Roofing giant GAF says it’s the most significant sustainability initiative it’s ever taken on.
Unlike many other places, which may use materials like slate and terracotta for roofs, North America predominantly covers houses with asphalt shingles. About 75% of U.S. roofs are covered by this material, due to its low cost, water-repelling qualities, and ease of installation. But, the abundance of the material puts strain on the environment. According to the Environmental Protection Agency (EPA), 11 million tons of asphalt waste is generated every year, most of which ends up in landfills. It takes about 300 years to decompose.
The shingles are removed from roofs, and sent back to GAF in large chunks. They chop those into four-inch squares, remove the rock granules (which they then set aside and reuse later). The pieces, rich in asphalt, are ground up into a powder, and then compacted into small briquettes “that [look] a lot like the charcoal that you’ve used on your grill,” Boss says. Those are taken to a plant, where they’re melted at a high temperature in a tank. They’re combined with new raw materials to create new shingles, which contain up to 15% recycled material.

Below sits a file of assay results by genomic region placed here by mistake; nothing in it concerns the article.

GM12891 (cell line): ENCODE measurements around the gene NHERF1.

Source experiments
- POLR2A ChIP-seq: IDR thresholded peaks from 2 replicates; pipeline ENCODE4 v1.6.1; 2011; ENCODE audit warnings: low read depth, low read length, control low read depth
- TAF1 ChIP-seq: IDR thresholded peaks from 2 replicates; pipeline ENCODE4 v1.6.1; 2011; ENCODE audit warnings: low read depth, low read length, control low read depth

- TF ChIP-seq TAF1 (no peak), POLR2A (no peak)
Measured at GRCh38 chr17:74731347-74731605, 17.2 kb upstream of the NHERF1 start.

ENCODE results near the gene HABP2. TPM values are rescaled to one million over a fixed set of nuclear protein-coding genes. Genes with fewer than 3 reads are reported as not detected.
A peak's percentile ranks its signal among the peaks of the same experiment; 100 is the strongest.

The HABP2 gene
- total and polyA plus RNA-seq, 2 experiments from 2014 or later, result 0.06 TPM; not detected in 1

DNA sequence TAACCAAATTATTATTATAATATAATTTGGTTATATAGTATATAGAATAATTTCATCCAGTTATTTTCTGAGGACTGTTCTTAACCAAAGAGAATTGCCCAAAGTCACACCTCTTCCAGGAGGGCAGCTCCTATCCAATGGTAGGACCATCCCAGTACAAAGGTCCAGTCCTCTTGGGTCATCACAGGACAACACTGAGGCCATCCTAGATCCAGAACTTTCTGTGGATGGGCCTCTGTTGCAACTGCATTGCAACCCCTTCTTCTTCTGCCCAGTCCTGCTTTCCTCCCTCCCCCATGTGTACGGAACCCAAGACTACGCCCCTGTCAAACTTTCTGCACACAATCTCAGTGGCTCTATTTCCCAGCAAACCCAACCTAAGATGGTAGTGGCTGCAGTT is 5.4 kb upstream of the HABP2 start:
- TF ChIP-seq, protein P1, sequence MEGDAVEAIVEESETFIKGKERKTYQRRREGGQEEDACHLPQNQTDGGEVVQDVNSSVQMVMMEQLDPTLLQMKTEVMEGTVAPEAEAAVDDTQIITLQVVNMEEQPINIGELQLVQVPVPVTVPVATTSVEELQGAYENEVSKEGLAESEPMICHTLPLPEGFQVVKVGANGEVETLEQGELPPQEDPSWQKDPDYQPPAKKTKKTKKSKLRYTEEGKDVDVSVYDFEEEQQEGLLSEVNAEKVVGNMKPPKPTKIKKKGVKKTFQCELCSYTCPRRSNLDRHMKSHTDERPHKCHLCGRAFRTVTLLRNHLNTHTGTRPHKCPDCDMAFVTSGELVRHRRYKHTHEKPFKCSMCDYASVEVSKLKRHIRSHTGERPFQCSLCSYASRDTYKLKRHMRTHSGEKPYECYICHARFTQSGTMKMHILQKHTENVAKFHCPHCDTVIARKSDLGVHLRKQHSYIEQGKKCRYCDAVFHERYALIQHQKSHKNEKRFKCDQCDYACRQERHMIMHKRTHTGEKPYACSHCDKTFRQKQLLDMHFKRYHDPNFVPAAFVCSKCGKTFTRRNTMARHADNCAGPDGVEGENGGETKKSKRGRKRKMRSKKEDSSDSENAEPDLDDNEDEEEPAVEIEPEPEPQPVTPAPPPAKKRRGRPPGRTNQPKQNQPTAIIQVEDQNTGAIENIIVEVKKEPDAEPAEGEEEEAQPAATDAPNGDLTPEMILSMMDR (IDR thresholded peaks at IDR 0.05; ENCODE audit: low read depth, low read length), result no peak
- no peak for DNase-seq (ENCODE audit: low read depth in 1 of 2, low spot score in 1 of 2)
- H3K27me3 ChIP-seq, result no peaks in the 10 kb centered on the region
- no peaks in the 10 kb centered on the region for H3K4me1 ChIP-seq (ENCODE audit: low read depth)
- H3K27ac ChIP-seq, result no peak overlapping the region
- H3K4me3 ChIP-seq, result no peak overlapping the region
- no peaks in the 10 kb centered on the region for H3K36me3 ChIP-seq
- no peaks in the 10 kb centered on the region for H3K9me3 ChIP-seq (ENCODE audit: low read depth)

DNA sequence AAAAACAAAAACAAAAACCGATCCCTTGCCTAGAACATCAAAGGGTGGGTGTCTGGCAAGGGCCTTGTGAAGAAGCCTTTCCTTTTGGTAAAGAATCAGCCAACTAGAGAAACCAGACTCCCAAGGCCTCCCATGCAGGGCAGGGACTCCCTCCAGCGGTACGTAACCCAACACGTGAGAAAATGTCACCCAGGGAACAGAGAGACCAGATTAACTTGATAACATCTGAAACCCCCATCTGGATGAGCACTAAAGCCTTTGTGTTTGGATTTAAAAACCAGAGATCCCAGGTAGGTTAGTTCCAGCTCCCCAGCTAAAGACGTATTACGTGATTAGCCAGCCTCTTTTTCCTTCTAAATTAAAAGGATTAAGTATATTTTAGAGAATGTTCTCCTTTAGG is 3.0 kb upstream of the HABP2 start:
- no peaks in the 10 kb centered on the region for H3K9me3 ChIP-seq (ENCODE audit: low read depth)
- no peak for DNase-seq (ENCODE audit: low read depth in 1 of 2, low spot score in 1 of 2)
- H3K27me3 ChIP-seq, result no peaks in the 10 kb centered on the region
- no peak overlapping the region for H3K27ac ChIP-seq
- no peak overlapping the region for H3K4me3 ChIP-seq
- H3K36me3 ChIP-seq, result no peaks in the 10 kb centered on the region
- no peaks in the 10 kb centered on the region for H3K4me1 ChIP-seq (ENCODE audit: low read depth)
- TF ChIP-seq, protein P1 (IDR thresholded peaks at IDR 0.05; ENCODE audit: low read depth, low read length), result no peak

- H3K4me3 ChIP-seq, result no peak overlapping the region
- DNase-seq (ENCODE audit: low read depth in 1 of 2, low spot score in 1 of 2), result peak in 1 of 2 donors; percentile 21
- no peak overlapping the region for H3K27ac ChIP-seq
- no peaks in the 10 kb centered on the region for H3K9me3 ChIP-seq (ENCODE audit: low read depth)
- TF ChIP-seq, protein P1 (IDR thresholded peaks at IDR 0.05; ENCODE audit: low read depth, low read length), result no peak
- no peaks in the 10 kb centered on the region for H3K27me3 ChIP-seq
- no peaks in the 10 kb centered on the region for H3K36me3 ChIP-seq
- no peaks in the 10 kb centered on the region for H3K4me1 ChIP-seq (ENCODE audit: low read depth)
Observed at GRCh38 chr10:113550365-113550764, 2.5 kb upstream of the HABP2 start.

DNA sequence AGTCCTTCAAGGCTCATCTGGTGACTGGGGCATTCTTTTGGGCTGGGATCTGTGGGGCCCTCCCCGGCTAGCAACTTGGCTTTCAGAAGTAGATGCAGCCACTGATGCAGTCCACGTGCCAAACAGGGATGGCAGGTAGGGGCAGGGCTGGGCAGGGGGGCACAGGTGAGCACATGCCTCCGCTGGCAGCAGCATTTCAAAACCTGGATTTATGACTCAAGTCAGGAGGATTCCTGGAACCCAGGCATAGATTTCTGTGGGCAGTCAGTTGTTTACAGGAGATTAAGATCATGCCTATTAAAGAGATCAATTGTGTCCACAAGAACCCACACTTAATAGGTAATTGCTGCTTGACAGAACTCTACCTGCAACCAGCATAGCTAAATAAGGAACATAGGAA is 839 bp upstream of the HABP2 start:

Schnepper stresses the company’s commitment to finding sustainable new means of roofing, even if that means turning to novel materials. But, asphalt isn’t going anywhere; in fact, the market is growing, likely to surpass $9.5 billion in size by 2025. So, for now, circular shingles are the way to make the most difference. “The potential impact of this product,” he says, “clearly makes it the most significant sustainability initiative that we, at GAF, have ever taken on.”